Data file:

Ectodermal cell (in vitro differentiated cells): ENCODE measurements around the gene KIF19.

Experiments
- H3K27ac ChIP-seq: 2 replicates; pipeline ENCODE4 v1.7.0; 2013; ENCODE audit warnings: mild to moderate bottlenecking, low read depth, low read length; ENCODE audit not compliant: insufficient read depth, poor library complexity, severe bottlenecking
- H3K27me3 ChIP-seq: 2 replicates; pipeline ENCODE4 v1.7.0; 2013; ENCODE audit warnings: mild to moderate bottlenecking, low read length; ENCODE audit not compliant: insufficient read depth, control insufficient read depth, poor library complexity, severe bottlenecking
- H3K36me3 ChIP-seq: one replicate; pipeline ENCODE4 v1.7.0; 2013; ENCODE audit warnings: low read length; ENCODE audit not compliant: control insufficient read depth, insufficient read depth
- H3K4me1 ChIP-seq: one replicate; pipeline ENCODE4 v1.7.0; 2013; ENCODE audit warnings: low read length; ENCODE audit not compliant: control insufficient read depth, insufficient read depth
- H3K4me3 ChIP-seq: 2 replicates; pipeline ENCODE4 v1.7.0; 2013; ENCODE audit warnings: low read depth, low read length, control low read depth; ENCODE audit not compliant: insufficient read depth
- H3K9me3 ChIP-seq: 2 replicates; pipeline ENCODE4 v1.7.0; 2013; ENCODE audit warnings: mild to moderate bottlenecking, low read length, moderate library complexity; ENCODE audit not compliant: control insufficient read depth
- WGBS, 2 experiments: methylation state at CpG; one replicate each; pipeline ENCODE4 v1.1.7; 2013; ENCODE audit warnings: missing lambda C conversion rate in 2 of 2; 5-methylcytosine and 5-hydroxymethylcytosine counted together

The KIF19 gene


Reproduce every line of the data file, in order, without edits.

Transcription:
Ectodermal cell (in vitro differentiated cells): ENCODE measurements around the gene KIF19.

Experiments
- H3K27ac ChIP-seq: 2 replicates; pipeline ENCODE4 v1.7.0; 2013; ENCODE audit warnings: mild to moderate bottlenecking, low read depth, low read length; ENCODE audit not compliant: insufficient read depth, poor library complexity, severe bottlenecking
- H3K27me3 ChIP-seq: 2 replicates; pipeline ENCODE4 v1.7.0; 2013; ENCODE audit warnings: mild to moderate bottlenecking, low read length; ENCODE audit not compliant: insufficient read depth, control insufficient read depth, poor library complexity, severe bottlenecking
- H3K36me3 ChIP-seq: one replicate; pipeline ENCODE4 v1.7.0; 2013; ENCODE audit warnings: low read length; ENCODE audit not compliant: control insufficient read depth, insufficient read depth
- H3K4me1 ChIP-seq: one replicate; pipeline ENCODE4 v1.7.0; 2013; ENCODE audit warnings: low read length; ENCODE audit not compliant: control insufficient read depth, insufficient read depth
- H3K4me3 ChIP-seq: 2 replicates; pipeline ENCODE4 v1.7.0; 2013; ENCODE audit warnings: low read depth, low read length, control low read depth; ENCODE audit not compliant: insufficient read depth
- H3K9me3 ChIP-seq: 2 replicates; pipeline ENCODE4 v1.7.0; 2013; ENCODE audit warnings: mild to moderate bottlenecking, low read length, moderate library complexity; ENCODE audit not compliant: control insufficient read depth
- WGBS, 2 experiments: methylation state at CpG; one replicate each; pipeline ENCODE4 v1.1.7; 2013; ENCODE audit warnings: missing lambda C conversion rate in 2 of 2; 5-methylcytosine and 5-hydroxymethylcytosine counted together

The KIF19 gene